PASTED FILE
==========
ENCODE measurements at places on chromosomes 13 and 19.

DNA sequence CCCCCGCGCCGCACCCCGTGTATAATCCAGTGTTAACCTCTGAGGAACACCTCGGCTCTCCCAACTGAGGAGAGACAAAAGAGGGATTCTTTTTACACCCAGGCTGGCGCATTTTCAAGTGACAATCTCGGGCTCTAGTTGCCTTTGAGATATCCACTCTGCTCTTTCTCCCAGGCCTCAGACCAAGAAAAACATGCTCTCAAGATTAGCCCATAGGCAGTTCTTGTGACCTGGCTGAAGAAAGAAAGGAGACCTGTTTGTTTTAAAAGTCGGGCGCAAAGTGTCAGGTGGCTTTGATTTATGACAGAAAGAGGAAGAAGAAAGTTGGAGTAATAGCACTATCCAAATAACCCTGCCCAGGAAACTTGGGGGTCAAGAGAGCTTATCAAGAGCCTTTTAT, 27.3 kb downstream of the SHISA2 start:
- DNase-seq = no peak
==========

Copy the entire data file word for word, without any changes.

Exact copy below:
ENCODE measurements at places on chromosomes 13 and 19.

DNA sequence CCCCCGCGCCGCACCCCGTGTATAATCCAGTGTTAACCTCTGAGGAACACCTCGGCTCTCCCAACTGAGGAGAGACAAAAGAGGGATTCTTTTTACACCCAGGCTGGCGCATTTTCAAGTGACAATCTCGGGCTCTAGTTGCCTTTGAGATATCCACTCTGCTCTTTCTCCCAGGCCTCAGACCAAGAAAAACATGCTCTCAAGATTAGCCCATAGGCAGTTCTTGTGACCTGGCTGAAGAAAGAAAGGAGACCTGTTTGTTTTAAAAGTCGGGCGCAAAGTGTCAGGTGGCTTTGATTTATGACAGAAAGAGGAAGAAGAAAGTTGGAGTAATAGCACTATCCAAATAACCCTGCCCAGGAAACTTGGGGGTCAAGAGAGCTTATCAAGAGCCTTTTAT, 27.3 kb downstream of the SHISA2 start:
- DNase-seq = no peak